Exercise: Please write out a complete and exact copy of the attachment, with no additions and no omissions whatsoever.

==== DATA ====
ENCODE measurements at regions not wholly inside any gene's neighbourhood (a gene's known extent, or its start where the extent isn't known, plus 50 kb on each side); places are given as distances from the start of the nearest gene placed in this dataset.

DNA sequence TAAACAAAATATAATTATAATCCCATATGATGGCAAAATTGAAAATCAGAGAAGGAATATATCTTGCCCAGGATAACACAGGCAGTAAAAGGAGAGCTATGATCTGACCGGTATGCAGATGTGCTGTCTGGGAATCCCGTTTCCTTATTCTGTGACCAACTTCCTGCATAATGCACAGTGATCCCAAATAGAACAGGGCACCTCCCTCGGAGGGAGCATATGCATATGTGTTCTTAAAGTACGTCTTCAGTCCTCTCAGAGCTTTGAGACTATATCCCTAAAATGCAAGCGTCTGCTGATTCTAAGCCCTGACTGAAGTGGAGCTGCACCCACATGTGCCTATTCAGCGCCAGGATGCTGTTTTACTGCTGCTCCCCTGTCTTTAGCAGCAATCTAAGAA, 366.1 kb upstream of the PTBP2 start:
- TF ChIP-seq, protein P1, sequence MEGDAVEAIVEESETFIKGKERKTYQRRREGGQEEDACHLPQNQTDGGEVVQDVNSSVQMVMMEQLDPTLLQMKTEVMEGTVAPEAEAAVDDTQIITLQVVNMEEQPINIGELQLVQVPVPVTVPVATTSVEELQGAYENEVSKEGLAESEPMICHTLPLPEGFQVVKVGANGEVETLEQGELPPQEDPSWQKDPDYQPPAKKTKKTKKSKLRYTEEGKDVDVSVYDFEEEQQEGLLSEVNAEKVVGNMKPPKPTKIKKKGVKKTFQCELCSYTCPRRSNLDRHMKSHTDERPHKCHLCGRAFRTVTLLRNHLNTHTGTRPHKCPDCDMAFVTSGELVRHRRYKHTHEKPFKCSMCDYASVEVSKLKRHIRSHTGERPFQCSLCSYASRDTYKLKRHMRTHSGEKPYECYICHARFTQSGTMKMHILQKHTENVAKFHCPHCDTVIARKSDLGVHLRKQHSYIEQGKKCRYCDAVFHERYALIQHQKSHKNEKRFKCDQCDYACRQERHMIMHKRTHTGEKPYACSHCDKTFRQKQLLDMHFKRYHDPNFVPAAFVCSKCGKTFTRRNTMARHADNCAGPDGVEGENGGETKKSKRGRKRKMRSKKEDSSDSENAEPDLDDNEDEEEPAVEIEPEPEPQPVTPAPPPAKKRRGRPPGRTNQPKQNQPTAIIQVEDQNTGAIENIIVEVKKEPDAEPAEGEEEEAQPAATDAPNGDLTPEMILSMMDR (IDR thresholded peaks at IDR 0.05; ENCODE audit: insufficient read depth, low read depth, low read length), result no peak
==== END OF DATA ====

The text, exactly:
ENCODE measurements at regions not wholly inside any gene's neighbourhood (a gene's known extent, or its start where the extent isn't known, plus 50 kb on each side); places are given as distances from the start of the nearest gene placed in this dataset.

DNA sequence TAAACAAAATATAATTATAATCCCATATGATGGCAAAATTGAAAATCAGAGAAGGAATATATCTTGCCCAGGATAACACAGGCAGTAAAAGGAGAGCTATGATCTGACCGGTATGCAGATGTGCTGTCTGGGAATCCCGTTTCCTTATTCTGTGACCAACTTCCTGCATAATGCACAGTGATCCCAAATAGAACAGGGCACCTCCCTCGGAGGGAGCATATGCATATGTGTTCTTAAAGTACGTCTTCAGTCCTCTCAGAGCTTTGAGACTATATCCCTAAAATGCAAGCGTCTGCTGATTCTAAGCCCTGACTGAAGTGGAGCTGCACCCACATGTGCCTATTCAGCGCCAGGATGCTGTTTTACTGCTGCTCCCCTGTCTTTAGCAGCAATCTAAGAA, 366.1 kb upstream of the PTBP2 start:
- TF ChIP-seq, protein P1, sequence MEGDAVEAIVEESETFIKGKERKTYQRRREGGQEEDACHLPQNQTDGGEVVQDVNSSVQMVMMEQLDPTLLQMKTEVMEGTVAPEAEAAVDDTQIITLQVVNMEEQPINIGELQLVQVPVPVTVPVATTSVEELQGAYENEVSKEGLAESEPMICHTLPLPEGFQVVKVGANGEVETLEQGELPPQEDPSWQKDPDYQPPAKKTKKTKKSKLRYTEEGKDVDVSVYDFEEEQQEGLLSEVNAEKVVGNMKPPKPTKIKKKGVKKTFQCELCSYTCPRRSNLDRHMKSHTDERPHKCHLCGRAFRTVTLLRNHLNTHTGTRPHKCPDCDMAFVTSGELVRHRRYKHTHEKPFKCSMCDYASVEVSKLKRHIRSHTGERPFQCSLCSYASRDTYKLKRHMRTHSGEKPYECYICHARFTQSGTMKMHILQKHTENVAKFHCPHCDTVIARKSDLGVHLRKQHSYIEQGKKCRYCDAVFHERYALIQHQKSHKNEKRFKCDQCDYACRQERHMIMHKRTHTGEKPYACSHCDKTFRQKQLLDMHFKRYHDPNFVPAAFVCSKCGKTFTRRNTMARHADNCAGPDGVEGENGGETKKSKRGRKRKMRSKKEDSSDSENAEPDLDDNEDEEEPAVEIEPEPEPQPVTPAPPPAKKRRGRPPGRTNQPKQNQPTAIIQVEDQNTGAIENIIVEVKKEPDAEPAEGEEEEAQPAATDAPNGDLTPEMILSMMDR (IDR thresholded peaks at IDR 0.05; ENCODE audit: insufficient read depth, low read depth, low read length), result no peak